Wake Forest Men in War 655
Nearly all the students then in residence entered the War in one
capacity or another; in the fall term of 1861 only thirty students were
enrolled, and as the number continued to dwindle the College
suspended Exercises in May, 1862, when it was found the conscrip-
tion laws of the Confederate Government made all students but five
subject to military duty.4 Of the ten members of the class of 1862,
nine, of whom three were ministerial students, were already enlisted
in the army or later enlisted. The tenth member was a minister.
During the course of the War nearly every sound-bodied former
Wake Forest student, unless he was an ordained minister or too old
for service, was a soldier in the Confederate States Army. The im-
brave young men shot down, killed and wounded in the first battle at Ellyson's Mills
in Virginia. Their record in arms is a proud monument to their memory. General
Lee said in a letter to Governor Vance that he had no braver men in his army than
the soldiers of North Carolina. I have the record of nearly every one of them filed in
my library for future generations to see and emulate." This library, rich in historical
material, was lost when Foote's house was burned, shortly before his death.
Major Foote, in 1882, was appointed Assistant Adjutant-General to Governor
Vance in charge of the Roll of Honor Department, with the object of procuring a
history of each soldier furnished by the State, and have it arranged by companies
and regiments. (See North Carolina Regiments, I, 51 f.) It seems strange that he
should have made a statement about the soldiers of the company he commanded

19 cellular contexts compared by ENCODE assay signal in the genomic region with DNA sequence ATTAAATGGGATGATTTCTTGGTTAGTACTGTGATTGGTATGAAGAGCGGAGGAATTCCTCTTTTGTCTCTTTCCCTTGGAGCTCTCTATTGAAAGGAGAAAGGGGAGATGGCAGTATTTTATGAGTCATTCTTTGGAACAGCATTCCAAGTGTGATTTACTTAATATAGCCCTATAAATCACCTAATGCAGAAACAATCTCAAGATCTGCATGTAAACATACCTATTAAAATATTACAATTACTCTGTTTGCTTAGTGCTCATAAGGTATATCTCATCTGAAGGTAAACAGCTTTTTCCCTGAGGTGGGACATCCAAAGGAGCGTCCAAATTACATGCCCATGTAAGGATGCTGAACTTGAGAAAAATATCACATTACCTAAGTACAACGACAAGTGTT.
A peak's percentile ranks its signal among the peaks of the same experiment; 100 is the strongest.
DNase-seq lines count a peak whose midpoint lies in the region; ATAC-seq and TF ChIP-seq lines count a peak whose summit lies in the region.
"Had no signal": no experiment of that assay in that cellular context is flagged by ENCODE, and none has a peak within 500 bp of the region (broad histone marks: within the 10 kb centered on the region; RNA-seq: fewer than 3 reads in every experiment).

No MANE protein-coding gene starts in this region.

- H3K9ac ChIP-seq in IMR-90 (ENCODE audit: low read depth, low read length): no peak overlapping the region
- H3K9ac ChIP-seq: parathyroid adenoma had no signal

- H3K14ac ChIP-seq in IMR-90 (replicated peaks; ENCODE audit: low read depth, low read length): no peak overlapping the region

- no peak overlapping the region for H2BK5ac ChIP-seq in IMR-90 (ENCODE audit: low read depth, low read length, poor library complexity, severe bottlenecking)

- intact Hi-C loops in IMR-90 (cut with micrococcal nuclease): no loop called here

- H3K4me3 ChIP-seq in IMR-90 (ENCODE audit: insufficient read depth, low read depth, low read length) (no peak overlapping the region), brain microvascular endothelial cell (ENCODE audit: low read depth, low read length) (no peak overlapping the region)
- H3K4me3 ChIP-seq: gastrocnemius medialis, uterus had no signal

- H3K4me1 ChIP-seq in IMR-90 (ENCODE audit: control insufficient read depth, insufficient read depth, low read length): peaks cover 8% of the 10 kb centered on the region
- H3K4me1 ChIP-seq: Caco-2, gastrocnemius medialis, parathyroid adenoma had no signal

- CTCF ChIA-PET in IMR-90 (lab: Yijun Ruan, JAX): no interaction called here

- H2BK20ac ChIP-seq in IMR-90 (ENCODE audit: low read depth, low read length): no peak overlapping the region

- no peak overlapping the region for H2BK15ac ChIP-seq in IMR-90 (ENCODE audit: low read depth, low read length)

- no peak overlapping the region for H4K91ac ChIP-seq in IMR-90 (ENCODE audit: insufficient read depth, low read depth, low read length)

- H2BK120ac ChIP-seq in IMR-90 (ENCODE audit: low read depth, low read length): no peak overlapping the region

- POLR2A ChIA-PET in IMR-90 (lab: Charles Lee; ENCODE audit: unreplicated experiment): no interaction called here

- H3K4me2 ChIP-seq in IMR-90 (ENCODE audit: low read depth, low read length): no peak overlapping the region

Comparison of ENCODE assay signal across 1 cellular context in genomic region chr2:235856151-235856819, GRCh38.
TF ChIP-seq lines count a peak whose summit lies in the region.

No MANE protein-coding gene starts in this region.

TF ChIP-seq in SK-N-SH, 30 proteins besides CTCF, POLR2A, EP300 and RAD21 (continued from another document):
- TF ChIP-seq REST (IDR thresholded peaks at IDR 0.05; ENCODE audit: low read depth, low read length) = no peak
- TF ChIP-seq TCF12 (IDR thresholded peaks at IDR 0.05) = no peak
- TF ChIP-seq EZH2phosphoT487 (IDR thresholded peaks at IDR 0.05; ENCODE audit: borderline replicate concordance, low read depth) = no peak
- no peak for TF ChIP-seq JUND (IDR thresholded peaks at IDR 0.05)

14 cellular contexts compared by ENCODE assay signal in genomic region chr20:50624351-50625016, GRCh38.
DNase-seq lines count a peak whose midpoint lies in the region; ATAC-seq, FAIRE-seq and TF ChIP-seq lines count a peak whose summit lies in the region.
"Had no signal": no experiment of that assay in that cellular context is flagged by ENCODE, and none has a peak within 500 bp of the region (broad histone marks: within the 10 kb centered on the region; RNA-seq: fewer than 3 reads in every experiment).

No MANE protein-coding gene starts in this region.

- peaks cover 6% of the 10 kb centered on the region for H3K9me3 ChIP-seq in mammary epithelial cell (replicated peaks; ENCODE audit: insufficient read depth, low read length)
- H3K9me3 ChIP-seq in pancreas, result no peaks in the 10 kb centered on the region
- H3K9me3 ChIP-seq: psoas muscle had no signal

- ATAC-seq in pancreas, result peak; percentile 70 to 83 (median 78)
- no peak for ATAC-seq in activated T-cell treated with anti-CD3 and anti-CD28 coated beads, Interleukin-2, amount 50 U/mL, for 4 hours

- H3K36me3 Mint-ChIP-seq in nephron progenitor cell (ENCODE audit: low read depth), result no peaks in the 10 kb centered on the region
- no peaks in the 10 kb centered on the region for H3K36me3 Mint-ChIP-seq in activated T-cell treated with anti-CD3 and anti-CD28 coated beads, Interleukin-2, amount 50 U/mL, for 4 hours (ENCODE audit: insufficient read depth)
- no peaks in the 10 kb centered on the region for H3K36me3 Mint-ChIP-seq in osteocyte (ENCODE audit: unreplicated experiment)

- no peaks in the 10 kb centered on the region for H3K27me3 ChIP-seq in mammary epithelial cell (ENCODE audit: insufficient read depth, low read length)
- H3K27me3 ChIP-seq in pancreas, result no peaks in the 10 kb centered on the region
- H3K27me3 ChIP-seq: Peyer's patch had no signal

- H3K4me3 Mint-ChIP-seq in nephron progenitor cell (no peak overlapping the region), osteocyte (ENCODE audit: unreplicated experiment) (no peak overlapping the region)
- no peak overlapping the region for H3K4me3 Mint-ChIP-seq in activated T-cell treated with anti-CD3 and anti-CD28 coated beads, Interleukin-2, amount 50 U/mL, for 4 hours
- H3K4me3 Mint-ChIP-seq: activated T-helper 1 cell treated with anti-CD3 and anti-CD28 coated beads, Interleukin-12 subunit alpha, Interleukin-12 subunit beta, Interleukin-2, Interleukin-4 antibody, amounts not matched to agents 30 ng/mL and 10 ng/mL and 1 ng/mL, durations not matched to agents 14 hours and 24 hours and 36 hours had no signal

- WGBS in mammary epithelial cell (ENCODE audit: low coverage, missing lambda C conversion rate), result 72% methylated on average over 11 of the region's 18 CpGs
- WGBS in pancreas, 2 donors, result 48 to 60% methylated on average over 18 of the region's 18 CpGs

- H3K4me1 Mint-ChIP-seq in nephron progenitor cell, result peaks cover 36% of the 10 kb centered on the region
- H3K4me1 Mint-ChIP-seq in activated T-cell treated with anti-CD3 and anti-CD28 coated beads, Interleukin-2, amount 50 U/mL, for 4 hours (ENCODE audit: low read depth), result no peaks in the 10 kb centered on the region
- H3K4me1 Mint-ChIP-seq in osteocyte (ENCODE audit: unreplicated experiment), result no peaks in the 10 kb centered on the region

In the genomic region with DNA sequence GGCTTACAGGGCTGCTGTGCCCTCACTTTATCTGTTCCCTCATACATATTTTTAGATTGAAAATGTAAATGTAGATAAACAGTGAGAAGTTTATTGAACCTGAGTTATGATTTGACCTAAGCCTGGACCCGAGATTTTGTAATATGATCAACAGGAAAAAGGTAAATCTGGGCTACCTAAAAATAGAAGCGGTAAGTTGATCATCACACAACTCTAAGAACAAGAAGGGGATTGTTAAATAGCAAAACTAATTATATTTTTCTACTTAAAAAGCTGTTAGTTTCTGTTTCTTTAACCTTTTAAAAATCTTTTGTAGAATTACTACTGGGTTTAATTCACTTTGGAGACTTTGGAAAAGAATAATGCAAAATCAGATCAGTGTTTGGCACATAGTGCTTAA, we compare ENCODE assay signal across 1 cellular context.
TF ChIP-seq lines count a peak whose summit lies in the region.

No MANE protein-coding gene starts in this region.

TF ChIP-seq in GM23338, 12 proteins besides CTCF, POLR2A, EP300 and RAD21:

which is not supported by the records. But of all the 158 men in the roster of
Company I, 1st N. C. Regiment, there are found only three or four names of
students of the College. This company was formed of soldiers of Wake and Franklin
counties, as appears in Moore's Roster of N. C. Troops. Several of them lived in and
near Wake Forest; possibly the students who enlisted were afterwards transferred to
other companies. The second captain of the Company I, however, was Hardiman D.
Fowler, an alumnus of the college in the class of 1857, who is still living in
California at the advanced age of more than 100 years. In the whole year, 1860-61,
the College had only 67 students. Possibly a temporary company of Wake Forest
students was formed and elected Foote captain, but his words indicate that the Wake
Forest men remained with him.
4 Mills, Wake Forest Student, III, 273. It is to be observed that President Wingate
and the faculty of Wake Forest College made no effort to resist the conscription
laws of the Confederacy which made all able-bodied men between the ages of
eighteen and thirty-five years residents of the Confederate States subject to military
duty. Ordained ministers and teachers were exempt but students were not. On
getting a ruling of the Secretary of War to this effect the president Wingate
aquiesced, in striking contrast to the stubborn effort of President Swain of the
University of North Carolina to have University students exempted; Swain
succeeded in keeping the University open during the entire war.
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